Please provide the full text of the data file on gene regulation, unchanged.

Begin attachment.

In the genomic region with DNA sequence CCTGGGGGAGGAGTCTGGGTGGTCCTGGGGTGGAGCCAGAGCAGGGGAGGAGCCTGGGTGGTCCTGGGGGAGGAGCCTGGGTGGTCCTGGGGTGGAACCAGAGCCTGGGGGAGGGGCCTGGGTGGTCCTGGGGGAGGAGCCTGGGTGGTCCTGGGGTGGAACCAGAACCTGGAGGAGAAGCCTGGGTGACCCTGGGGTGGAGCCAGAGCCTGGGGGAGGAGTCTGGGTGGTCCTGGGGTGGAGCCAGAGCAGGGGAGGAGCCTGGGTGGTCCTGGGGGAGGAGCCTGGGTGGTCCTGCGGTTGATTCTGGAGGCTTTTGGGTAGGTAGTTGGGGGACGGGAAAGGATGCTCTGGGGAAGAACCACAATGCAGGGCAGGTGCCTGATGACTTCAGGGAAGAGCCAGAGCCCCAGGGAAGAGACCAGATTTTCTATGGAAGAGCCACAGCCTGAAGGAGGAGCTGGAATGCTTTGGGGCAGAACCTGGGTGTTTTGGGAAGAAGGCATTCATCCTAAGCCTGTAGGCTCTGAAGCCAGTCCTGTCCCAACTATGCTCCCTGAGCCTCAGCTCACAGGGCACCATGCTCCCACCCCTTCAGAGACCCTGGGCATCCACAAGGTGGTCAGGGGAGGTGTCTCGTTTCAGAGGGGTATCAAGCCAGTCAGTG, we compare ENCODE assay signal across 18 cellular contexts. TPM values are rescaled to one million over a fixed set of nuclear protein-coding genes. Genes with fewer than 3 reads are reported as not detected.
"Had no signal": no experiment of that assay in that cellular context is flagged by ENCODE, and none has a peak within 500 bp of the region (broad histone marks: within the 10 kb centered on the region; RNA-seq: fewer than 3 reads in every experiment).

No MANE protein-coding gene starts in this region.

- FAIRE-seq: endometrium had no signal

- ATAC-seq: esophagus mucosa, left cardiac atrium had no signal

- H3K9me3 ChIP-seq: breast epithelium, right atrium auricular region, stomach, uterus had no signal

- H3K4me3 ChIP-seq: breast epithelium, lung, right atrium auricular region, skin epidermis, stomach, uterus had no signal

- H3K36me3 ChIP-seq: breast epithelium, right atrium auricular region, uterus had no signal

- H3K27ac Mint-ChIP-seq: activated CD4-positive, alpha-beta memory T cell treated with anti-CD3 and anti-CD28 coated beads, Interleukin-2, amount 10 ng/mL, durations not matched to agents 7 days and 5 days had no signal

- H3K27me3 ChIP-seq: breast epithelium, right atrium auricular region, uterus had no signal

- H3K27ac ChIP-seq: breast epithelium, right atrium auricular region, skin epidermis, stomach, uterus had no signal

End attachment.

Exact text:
In the genomic region with DNA sequence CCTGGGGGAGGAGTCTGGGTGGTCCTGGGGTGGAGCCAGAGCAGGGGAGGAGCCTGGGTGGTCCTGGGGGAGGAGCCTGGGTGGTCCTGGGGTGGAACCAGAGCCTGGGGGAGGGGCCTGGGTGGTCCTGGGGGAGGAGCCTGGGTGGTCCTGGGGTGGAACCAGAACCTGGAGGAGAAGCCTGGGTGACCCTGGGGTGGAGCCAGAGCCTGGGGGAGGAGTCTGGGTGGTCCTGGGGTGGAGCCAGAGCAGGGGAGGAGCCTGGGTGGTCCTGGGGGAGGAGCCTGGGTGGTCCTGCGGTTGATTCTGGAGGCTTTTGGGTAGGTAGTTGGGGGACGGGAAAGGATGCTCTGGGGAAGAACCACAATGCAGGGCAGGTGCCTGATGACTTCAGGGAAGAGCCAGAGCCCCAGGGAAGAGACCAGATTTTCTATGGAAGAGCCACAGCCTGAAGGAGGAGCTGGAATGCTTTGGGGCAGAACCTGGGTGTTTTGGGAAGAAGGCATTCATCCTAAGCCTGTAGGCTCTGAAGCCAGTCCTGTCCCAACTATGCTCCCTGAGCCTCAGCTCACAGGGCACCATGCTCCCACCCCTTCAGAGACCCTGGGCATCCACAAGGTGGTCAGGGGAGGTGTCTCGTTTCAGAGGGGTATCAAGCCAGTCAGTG, we compare ENCODE assay signal across 18 cellular contexts. TPM values are rescaled to one million over a fixed set of nuclear protein-coding genes. Genes with fewer than 3 reads are reported as not detected.
"Had no signal": no experiment of that assay in that cellular context is flagged by ENCODE, and none has a peak within 500 bp of the region (broad histone marks: within the 10 kb centered on the region; RNA-seq: fewer than 3 reads in every experiment).

No MANE protein-coding gene starts in this region.

- FAIRE-seq: endometrium had no signal

- ATAC-seq: esophagus mucosa, left cardiac atrium had no signal

- H3K9me3 ChIP-seq: breast epithelium, right atrium auricular region, stomach, uterus had no signal

- H3K4me3 ChIP-seq: breast epithelium, lung, right atrium auricular region, skin epidermis, stomach, uterus had no signal

- H3K36me3 ChIP-seq: breast epithelium, right atrium auricular region, uterus had no signal

- H3K27ac Mint-ChIP-seq: activated CD4-positive, alpha-beta memory T cell treated with anti-CD3 and anti-CD28 coated beads, Interleukin-2, amount 10 ng/mL, durations not matched to agents 7 days and 5 days had no signal

- H3K27me3 ChIP-seq: breast epithelium, right atrium auricular region, uterus had no signal

- H3K27ac ChIP-seq: breast epithelium, right atrium auricular region, skin epidermis, stomach, uterus had no signal